- [Instructor] Although we have already done a little bit of work inside the Explorer window, there are still a few extra controls and bits of functionality that we need to be aware of, as they can certainly be a big help to us. First of all then, let's take a look at the options available along the top of the Explorer panel by clicking to select our substance package. And we can see that some of the buttons instantly become available for use, the first of which lets us save the selected element. This, if our package has not previously been saved, will prompt us to select a location on our storage drive.
And if the package has been previously saved, then the command will simply update the file with the most recent changes made. Next up we can view our substance inside the Substance Player if we want, although if we click this, we may be prompted by a message that says the Player cannot be located. If this is the case, and if we haven't already done so, we can go ahead and download the Player application. If it is already installed and simply can't be found, then we can click the Locate the .AXI file if we want, or we can simply go ahead and click the Cancel option.
If we have the Player installed and found, then the command simply will open up the Substance Player application and load the substance texture into it, which can be a fantastic way to preview our materials, including any exposed parameters that we may have set up without having to constantly jump in and out of Preview mode in Substance Designer. Also, if we up the resolution to 4K, add some displacement by setting the method to Tesselation, with 64 iterations and a scale of 0.5, you can see that the Player updates very quickly indeed.
Let's close this then, then come back to Substance Designer. Next, we can quickly publish our substance to a .SBSAR file with just the click of a button. We will be asked where we want to save the published substance to, but at the end of the process we will have a file that can be taken into Substance Painter, UE4, Houdini, 3ds Max, and so on, with all the controls available that we have exposed here in Substance Designer. The next button is one way in which we may want to give something back to the Substance community, in that it lets us add our current substance to the Substance Share website, a resource that allows users to make their textures and materials available as a free download for the Substance community.
The dropdown gives us the ability to provide just an uneditable .SBSAR file in case we want to share but would like to protect our texturing methods. Or we can share the fully editable .SBS file if we'd prefer, and so give users the ability to open up our substance graph in Designer, and then edit and break it down to their heart's content. Moving to the inside of the Explorer panel, if we want to quickly create a new package in here, then we can just right click in some empty space and choose the new package option from the list that appears.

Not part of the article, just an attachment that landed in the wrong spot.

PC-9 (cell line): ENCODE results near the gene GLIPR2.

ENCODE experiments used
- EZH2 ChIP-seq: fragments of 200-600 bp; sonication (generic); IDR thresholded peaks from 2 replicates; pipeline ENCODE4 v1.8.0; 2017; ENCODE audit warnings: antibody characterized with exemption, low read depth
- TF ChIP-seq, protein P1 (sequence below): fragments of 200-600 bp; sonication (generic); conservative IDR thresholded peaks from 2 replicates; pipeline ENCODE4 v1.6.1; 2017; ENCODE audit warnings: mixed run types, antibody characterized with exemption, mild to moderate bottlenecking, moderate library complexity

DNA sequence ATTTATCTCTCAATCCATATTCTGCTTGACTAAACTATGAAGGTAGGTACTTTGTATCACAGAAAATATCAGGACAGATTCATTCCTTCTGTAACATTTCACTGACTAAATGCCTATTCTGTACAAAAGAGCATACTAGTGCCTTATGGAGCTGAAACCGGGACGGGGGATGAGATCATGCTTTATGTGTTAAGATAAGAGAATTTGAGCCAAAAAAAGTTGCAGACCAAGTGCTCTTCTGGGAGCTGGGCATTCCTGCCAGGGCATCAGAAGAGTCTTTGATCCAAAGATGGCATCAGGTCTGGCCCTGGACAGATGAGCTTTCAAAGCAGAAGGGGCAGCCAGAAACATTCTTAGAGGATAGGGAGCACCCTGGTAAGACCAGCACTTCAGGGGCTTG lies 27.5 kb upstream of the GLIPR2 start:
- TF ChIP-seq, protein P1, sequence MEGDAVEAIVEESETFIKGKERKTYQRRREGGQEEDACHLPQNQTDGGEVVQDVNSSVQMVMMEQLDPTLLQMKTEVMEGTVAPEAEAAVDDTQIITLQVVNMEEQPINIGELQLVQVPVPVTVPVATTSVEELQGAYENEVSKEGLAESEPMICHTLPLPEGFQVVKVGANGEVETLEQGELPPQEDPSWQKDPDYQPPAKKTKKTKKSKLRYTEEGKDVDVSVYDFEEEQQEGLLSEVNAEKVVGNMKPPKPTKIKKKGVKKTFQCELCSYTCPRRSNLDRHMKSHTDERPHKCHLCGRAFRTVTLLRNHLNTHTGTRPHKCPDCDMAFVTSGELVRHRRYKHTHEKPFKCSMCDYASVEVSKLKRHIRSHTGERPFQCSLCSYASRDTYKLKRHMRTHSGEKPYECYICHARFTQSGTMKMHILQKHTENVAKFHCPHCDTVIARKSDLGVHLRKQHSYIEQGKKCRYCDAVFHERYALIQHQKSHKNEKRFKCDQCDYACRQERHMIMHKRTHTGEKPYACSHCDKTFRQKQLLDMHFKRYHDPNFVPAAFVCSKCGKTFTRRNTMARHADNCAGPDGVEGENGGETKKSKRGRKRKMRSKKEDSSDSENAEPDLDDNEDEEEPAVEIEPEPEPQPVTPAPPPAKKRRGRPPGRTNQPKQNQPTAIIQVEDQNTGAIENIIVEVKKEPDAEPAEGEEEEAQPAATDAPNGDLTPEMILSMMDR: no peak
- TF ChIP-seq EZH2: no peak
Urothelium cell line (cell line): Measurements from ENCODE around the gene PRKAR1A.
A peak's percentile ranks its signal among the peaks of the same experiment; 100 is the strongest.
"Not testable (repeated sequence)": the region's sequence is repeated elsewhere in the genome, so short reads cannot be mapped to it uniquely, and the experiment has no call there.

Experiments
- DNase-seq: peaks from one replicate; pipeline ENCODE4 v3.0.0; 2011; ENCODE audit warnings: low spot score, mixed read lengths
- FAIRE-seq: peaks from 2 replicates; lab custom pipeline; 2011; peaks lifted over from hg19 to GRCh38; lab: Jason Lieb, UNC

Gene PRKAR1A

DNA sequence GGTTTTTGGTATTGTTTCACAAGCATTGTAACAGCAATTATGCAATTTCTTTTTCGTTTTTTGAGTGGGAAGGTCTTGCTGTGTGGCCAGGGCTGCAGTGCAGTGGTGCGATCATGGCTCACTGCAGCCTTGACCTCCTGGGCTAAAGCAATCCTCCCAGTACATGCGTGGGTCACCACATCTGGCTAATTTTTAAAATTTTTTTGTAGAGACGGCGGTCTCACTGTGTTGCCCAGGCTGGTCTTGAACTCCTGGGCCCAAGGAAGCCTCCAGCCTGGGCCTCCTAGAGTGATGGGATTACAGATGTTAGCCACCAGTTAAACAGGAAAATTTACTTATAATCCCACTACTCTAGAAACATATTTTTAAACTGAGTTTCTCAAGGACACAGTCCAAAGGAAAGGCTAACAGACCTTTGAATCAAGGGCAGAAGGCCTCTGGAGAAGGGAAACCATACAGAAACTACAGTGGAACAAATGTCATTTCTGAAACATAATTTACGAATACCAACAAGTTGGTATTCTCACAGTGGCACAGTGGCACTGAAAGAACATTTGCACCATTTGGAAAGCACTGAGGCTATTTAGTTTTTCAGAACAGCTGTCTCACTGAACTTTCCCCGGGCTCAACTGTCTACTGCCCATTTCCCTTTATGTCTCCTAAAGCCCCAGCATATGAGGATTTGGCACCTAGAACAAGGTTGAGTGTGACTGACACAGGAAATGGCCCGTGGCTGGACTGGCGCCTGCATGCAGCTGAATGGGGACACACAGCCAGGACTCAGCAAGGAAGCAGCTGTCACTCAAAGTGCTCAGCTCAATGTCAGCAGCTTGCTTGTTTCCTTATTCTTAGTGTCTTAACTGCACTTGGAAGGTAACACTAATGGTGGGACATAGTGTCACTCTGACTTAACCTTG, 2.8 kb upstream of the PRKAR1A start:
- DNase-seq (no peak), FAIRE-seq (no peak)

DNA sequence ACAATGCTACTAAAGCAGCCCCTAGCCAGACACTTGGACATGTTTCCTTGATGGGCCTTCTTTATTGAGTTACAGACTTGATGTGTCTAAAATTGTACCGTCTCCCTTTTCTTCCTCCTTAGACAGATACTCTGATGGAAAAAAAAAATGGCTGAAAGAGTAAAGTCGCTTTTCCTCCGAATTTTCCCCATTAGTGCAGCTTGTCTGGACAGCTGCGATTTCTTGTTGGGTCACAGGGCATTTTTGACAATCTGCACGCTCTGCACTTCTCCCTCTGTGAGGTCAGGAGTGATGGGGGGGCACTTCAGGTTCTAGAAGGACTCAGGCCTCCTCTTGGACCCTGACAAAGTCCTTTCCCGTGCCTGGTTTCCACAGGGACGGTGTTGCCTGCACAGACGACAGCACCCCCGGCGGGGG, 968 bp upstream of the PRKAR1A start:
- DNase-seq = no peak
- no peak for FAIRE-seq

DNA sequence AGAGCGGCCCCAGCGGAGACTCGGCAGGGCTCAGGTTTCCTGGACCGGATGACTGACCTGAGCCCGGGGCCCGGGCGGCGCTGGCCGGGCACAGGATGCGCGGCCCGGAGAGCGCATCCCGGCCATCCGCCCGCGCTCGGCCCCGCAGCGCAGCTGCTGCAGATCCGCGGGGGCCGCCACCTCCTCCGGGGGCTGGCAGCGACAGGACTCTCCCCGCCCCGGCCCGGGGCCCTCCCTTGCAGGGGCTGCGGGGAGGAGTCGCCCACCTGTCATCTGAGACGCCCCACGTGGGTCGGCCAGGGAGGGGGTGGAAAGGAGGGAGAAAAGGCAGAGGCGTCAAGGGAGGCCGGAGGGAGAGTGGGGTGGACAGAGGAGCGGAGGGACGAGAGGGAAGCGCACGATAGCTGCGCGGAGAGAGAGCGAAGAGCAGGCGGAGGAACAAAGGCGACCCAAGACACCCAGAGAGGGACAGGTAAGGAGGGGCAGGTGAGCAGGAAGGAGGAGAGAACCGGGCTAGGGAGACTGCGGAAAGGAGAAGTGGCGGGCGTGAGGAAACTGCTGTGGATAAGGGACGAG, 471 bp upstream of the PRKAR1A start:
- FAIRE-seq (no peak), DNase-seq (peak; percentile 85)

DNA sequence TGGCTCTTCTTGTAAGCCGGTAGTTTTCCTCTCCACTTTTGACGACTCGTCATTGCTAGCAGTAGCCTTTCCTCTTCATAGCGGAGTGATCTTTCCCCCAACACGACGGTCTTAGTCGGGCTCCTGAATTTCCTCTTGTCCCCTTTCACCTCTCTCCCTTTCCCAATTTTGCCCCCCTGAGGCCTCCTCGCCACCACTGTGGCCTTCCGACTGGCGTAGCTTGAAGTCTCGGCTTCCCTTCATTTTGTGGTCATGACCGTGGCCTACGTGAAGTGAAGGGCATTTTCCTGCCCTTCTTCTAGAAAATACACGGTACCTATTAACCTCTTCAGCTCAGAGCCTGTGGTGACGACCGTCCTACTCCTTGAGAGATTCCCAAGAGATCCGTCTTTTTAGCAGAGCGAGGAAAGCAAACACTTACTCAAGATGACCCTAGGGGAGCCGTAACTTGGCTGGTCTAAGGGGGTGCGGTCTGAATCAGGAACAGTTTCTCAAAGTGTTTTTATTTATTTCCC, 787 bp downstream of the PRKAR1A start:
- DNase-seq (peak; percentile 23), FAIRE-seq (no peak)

Down at the bottom of the panel, we have the Dependencies button, which, if we click, lists a lot of the nodes that we can already see over in the graph. You may also notice that these actually have the .SBS extension attached to them. Now this is because most of the nodes that we use in Substance Designer are just a collection of lower level nodes that have been packaged into a substance with parameters exposed for us to use. For example, if we come over to the graph, find the Polygon2 node, right click on it, choose the Open Reference Command from the list, and then choose to open the graph, we can clearly see that this is the case.
Well, looking more closely at these tools and seeing how they have been constructed, can certainly help us move towards building our own tools once we become more familiar with the Substance Designer application. To close an open package, we can just right click on its name in the Explorer panel, and select the Close option. Now, it is possible for us at this point, looking at this type of complexity, to start to panic, especially so given that we appear to be breezing over things, perhaps causing you to start thinking that maybe Substance Designer is just way too complicated.
As an end user though, we really don't need to worry about creating tools or functions of our own if we don't want to. Substance Designer ships with more than enough tools for us to create awesome looking materials. In fact, this simple relief graph was made using nothing but standard tools in Designer. If we have a need though, the power to create entirely new tools in Substance Designer is there for us to use.
- Choosing the correct graph template
- Importing meshes and maps
- Adjusting the UI layout
- Working with the Graph, 3D, and 2D views
- Using the atomic nodes
- Creating and combining normals
- Blending shapes together
- Creating MDL materials
- Building an FX-Map
- Publishing a substance
- Using a substance in Unreal